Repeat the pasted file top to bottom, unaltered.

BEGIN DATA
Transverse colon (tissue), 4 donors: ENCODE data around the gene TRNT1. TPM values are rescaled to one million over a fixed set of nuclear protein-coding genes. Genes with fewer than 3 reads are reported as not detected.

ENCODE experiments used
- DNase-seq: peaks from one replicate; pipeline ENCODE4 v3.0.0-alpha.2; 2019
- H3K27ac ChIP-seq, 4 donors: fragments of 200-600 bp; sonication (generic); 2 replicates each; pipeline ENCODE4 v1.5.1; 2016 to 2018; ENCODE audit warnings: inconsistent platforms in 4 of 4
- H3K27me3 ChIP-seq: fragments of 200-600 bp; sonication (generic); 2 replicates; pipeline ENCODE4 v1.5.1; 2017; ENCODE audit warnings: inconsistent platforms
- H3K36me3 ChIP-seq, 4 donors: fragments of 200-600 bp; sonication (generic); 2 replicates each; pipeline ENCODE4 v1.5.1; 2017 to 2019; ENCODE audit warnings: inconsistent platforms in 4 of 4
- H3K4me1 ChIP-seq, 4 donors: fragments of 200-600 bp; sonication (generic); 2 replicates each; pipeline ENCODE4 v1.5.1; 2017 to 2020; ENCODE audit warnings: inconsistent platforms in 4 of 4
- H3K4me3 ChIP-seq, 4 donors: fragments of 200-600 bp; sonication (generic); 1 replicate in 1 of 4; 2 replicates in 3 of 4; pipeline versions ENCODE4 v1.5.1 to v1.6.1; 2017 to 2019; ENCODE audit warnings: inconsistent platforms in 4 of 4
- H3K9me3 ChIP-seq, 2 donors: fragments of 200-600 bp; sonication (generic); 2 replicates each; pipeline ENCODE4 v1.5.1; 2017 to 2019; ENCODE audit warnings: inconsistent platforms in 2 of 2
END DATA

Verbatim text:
Transverse colon (tissue), 4 donors: ENCODE data around the gene TRNT1. TPM values are rescaled to one million over a fixed set of nuclear protein-coding genes. Genes with fewer than 3 reads are reported as not detected.

ENCODE experiments used
- DNase-seq: peaks from one replicate; pipeline ENCODE4 v3.0.0-alpha.2; 2019
- H3K27ac ChIP-seq, 4 donors: fragments of 200-600 bp; sonication (generic); 2 replicates each; pipeline ENCODE4 v1.5.1; 2016 to 2018; ENCODE audit warnings: inconsistent platforms in 4 of 4
- H3K27me3 ChIP-seq: fragments of 200-600 bp; sonication (generic); 2 replicates; pipeline ENCODE4 v1.5.1; 2017; ENCODE audit warnings: inconsistent platforms
- H3K36me3 ChIP-seq, 4 donors: fragments of 200-600 bp; sonication (generic); 2 replicates each; pipeline ENCODE4 v1.5.1; 2017 to 2019; ENCODE audit warnings: inconsistent platforms in 4 of 4
- H3K4me1 ChIP-seq, 4 donors: fragments of 200-600 bp; sonication (generic); 2 replicates each; pipeline ENCODE4 v1.5.1; 2017 to 2020; ENCODE audit warnings: inconsistent platforms in 4 of 4
- H3K4me3 ChIP-seq, 4 donors: fragments of 200-600 bp; sonication (generic); 1 replicate in 1 of 4; 2 replicates in 3 of 4; pipeline versions ENCODE4 v1.5.1 to v1.6.1; 2017 to 2019; ENCODE audit warnings: inconsistent platforms in 4 of 4
- H3K9me3 ChIP-seq, 2 donors: fragments of 200-600 bp; sonication (generic); 2 replicates each; pipeline ENCODE4 v1.5.1; 2017 to 2019; ENCODE audit warnings: inconsistent platforms in 2 of 2